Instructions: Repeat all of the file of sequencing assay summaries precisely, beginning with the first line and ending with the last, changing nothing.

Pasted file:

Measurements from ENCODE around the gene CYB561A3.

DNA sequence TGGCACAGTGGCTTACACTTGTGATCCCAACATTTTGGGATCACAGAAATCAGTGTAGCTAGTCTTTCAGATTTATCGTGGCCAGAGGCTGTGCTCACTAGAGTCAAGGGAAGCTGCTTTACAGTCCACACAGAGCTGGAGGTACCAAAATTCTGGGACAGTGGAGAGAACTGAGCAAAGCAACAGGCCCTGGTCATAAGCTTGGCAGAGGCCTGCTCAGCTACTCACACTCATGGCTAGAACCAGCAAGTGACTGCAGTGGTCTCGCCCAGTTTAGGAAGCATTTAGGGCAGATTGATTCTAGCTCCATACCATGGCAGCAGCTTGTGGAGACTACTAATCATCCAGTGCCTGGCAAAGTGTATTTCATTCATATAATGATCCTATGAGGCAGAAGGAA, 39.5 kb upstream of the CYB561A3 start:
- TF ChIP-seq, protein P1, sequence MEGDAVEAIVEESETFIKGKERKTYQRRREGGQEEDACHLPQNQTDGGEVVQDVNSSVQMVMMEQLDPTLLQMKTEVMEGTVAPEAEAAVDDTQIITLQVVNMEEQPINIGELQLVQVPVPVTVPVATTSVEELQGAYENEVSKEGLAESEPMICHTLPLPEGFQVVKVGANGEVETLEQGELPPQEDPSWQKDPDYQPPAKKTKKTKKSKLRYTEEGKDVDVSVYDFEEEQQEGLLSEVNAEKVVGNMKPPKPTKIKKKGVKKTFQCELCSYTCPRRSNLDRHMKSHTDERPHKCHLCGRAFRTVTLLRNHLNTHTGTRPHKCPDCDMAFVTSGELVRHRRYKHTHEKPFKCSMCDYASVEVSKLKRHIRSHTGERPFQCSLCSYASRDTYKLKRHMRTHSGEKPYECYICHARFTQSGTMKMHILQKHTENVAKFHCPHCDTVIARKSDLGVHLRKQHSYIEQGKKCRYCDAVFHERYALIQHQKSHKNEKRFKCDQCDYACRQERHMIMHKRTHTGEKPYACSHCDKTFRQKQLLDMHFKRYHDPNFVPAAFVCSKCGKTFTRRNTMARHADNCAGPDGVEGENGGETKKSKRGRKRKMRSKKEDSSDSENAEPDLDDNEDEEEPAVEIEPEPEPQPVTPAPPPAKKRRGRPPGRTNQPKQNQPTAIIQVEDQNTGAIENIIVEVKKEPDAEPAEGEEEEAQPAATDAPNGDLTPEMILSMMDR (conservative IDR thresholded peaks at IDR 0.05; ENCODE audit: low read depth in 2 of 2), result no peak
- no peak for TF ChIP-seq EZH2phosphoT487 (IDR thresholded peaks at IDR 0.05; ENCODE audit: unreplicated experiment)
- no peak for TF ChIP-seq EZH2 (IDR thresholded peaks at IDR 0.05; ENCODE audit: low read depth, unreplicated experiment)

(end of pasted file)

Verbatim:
Measurements from ENCODE around the gene CYB561A3.

DNA sequence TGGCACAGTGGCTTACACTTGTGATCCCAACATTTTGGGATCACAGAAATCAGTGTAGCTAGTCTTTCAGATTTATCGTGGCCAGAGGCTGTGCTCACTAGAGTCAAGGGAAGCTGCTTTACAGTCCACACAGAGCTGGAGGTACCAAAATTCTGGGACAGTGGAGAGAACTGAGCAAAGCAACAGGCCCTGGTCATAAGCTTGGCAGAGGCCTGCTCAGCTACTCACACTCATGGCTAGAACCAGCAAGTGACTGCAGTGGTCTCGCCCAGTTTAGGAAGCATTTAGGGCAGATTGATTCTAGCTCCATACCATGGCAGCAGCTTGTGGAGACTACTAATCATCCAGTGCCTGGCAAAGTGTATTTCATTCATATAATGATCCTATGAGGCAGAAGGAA, 39.5 kb upstream of the CYB561A3 start:
- TF ChIP-seq, protein P1, sequence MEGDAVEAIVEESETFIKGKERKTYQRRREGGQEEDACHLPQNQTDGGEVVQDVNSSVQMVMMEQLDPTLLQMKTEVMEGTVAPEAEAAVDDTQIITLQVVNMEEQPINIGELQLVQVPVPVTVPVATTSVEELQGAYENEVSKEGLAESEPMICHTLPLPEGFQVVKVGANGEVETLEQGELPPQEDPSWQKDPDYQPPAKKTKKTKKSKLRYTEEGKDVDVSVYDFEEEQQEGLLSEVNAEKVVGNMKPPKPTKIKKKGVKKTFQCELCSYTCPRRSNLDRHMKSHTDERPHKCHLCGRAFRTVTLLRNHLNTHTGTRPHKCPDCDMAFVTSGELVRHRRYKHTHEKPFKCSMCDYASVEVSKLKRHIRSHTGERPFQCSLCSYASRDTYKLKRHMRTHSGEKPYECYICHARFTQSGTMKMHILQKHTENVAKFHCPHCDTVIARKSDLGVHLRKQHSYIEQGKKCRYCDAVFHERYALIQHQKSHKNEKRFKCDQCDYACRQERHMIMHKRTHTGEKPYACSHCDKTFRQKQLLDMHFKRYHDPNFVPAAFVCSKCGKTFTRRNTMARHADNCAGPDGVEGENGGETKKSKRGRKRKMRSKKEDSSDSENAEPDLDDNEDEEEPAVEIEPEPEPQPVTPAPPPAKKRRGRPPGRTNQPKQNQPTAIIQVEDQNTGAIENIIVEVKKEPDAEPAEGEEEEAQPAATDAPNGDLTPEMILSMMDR (conservative IDR thresholded peaks at IDR 0.05; ENCODE audit: low read depth in 2 of 2), result no peak
- no peak for TF ChIP-seq EZH2phosphoT487 (IDR thresholded peaks at IDR 0.05; ENCODE audit: unreplicated experiment)
- no peak for TF ChIP-seq EZH2 (IDR thresholded peaks at IDR 0.05; ENCODE audit: low read depth, unreplicated experiment)